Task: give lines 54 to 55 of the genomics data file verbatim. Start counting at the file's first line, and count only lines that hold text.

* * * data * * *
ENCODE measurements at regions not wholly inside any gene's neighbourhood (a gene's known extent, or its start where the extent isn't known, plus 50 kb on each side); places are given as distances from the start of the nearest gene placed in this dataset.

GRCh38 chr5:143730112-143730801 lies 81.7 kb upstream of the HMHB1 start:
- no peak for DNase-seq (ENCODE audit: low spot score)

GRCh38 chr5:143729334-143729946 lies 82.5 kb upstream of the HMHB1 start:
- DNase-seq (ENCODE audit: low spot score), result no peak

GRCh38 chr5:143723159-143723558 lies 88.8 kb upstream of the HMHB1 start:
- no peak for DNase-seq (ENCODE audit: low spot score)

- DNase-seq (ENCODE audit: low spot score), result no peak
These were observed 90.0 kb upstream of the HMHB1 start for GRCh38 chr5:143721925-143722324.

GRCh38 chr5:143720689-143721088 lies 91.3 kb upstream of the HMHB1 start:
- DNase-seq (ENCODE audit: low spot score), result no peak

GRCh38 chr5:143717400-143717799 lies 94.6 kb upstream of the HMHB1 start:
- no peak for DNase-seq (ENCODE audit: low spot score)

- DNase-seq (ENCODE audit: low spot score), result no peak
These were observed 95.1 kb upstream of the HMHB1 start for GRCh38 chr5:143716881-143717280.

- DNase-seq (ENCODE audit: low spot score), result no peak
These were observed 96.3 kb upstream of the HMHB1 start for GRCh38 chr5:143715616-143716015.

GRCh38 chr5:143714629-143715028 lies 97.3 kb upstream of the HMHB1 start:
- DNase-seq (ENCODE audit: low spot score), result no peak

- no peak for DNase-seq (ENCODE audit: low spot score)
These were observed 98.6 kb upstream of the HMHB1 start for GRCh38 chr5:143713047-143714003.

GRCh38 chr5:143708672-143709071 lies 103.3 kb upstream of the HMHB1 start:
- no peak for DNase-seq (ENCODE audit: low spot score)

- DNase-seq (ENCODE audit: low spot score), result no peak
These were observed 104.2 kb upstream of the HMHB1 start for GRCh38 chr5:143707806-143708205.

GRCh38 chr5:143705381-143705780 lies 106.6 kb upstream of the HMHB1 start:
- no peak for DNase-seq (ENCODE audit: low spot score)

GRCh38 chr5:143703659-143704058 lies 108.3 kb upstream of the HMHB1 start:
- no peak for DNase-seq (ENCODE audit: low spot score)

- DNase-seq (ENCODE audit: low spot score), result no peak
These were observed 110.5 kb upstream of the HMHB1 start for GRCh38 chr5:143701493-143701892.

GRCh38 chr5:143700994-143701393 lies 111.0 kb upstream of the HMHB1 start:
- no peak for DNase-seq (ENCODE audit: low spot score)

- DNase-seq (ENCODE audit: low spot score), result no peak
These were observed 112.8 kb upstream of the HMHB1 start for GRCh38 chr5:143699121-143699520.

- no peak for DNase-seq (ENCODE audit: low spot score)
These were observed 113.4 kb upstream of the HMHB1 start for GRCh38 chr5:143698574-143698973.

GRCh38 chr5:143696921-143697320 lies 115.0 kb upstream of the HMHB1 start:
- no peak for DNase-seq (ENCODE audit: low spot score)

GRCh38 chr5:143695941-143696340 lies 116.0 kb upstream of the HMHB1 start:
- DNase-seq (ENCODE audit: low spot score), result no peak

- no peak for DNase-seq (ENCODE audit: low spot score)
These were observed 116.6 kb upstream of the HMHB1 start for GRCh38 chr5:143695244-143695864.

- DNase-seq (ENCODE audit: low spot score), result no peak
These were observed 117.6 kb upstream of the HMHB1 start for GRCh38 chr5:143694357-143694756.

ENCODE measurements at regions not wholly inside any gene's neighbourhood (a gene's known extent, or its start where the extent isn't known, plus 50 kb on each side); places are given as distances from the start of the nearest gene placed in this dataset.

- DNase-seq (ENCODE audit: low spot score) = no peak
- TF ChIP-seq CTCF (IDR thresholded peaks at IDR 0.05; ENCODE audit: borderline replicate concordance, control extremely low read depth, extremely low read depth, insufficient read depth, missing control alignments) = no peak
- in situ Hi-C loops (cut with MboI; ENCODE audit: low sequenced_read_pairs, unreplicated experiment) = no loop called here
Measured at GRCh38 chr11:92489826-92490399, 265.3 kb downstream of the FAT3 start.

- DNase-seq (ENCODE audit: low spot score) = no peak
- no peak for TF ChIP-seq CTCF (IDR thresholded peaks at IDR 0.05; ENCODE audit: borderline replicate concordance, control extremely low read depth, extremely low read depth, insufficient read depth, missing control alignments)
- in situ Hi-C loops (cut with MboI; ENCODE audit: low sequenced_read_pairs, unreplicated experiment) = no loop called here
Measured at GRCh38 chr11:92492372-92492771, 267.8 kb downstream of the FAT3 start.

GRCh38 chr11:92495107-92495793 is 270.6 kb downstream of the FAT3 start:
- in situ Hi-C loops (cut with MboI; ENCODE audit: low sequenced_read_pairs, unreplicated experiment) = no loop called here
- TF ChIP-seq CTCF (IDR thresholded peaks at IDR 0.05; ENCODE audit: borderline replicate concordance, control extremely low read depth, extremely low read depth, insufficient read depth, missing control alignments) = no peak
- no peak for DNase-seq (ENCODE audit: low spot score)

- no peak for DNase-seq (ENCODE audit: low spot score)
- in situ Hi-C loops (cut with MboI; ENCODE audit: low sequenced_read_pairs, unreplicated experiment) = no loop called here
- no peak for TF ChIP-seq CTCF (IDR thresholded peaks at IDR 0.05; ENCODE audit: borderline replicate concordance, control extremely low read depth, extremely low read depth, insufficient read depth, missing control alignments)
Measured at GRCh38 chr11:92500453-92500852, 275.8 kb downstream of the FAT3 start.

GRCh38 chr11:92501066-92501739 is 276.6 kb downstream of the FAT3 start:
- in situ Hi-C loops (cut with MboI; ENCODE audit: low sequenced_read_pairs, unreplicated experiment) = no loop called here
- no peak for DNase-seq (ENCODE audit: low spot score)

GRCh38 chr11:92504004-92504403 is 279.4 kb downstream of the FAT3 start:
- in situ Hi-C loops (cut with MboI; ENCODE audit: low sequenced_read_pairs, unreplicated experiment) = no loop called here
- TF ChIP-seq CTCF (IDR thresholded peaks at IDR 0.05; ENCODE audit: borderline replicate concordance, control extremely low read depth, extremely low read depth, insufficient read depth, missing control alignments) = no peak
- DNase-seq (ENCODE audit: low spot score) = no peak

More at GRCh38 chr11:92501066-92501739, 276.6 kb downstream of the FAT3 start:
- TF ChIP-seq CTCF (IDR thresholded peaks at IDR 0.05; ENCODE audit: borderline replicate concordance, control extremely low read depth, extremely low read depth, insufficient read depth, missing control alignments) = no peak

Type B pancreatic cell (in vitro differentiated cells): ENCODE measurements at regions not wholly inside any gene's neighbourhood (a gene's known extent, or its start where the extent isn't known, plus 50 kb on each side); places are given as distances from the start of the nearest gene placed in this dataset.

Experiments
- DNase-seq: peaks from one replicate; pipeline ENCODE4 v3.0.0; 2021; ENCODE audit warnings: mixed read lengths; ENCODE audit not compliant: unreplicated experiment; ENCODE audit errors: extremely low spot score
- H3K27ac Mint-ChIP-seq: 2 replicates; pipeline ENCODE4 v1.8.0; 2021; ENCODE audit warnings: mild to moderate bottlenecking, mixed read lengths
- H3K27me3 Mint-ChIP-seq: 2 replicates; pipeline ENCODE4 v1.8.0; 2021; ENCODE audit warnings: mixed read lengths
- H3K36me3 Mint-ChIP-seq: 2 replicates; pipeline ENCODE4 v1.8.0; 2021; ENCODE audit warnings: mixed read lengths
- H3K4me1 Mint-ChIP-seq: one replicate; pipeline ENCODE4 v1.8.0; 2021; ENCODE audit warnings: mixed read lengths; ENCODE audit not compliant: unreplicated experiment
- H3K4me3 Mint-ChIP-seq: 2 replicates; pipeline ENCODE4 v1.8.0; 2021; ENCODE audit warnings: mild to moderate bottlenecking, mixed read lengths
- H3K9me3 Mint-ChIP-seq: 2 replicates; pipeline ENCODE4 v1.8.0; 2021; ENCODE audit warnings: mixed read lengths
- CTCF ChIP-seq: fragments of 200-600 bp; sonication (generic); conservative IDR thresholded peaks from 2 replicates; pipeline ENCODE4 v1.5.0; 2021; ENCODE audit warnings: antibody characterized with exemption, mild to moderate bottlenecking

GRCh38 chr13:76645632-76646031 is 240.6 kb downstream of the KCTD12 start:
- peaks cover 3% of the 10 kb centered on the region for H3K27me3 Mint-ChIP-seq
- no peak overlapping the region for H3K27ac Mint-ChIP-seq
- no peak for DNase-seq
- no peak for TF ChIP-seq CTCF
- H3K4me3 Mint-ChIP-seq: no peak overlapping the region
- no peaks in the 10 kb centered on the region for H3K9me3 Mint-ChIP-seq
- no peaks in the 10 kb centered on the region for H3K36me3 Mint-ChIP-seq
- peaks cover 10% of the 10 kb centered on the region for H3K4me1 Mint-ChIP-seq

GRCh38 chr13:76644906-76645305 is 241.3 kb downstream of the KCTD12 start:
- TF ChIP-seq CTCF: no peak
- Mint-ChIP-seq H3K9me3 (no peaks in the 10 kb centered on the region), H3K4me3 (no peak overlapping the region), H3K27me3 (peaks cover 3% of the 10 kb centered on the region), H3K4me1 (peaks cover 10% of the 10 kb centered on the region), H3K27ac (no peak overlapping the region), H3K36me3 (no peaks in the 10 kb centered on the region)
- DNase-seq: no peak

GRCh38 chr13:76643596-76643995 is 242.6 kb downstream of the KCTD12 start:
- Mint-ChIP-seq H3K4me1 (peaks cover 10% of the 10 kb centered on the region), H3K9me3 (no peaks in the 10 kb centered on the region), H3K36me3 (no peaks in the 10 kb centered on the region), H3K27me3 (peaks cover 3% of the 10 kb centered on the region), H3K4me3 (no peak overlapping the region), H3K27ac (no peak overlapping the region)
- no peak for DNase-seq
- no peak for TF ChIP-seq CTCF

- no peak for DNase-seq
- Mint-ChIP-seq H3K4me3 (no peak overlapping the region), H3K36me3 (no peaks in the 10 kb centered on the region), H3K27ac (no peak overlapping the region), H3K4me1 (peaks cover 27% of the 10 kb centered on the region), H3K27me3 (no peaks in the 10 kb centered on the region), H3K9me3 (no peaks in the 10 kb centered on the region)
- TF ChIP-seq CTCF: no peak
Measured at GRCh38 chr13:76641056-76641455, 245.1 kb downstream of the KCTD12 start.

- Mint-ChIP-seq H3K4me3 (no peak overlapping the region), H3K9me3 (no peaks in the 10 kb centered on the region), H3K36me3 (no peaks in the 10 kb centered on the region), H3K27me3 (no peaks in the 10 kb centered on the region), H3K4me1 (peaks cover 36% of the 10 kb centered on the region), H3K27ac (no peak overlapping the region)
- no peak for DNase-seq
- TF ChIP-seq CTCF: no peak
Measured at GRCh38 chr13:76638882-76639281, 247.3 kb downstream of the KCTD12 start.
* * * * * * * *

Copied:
Measured at GRCh38 chr11:92492372-92492771, 267.8 kb downstream of the FAT3 start.

GRCh38 chr11:92495107-92495793 is 270.6 kb downstream of the FAT3 start: